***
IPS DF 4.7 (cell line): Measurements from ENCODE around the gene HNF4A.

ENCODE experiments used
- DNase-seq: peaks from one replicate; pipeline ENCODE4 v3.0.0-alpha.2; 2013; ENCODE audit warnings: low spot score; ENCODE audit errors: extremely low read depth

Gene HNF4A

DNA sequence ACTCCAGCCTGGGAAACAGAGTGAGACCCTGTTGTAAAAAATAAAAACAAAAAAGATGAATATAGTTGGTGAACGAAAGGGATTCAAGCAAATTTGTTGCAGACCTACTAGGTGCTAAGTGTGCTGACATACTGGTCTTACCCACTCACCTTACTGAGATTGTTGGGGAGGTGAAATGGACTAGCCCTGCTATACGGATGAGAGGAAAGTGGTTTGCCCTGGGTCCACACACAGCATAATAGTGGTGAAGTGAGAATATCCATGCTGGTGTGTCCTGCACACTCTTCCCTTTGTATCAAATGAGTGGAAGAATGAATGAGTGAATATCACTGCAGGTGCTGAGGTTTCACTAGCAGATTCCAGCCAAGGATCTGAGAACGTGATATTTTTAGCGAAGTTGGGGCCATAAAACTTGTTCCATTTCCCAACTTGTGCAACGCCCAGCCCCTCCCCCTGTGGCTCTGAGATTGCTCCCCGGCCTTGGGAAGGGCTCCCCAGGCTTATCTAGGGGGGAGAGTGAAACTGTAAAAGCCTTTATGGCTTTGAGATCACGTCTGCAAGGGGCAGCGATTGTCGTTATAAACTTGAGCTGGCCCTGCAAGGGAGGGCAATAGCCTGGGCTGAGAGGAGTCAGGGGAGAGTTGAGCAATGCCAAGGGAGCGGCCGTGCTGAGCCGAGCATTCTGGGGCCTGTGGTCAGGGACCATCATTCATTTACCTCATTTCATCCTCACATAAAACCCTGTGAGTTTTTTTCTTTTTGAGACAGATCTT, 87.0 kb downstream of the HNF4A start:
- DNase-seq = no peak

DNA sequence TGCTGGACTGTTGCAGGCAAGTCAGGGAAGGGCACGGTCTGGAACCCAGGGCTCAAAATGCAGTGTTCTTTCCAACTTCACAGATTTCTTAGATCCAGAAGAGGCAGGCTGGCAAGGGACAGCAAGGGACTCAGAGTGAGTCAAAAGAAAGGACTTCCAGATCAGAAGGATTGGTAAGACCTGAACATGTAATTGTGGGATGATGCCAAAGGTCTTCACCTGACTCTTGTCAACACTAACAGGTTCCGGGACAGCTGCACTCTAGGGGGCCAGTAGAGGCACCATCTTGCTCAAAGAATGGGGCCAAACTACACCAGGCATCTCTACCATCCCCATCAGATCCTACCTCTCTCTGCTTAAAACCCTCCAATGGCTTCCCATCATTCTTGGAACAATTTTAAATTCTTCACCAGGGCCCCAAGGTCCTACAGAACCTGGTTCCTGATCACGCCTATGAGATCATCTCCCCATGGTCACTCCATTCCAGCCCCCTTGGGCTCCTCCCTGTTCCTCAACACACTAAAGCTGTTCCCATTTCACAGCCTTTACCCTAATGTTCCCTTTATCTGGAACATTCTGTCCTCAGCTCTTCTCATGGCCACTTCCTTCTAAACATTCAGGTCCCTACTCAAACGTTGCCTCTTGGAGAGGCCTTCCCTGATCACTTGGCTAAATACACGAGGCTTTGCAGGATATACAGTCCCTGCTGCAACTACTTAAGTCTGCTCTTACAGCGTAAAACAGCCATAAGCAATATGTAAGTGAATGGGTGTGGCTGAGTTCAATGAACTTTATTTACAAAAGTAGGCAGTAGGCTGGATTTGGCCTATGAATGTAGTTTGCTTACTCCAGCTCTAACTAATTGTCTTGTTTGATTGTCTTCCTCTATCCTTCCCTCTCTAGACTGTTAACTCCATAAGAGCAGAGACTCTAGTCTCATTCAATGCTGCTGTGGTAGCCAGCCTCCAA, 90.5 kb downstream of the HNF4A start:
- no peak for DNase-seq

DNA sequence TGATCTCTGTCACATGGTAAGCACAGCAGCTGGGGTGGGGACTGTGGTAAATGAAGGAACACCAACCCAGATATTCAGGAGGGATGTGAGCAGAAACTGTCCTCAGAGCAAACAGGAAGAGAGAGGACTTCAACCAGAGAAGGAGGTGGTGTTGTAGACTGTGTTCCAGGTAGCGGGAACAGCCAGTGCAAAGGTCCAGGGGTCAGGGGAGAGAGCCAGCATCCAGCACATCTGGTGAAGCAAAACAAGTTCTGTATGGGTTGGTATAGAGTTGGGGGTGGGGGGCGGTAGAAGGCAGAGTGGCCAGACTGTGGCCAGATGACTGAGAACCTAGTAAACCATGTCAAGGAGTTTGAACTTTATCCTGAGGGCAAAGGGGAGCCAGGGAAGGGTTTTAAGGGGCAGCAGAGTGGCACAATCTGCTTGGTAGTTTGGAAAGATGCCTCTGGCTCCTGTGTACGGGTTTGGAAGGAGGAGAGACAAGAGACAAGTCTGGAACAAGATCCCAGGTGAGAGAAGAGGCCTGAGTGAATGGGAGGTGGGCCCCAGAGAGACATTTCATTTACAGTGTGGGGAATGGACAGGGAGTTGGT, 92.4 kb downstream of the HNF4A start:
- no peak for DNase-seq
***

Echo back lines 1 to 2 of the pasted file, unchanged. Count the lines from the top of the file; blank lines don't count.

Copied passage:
IPS DF 4.7 (cell line): Measurements from ENCODE around the gene HNF4A.

ENCODE experiments used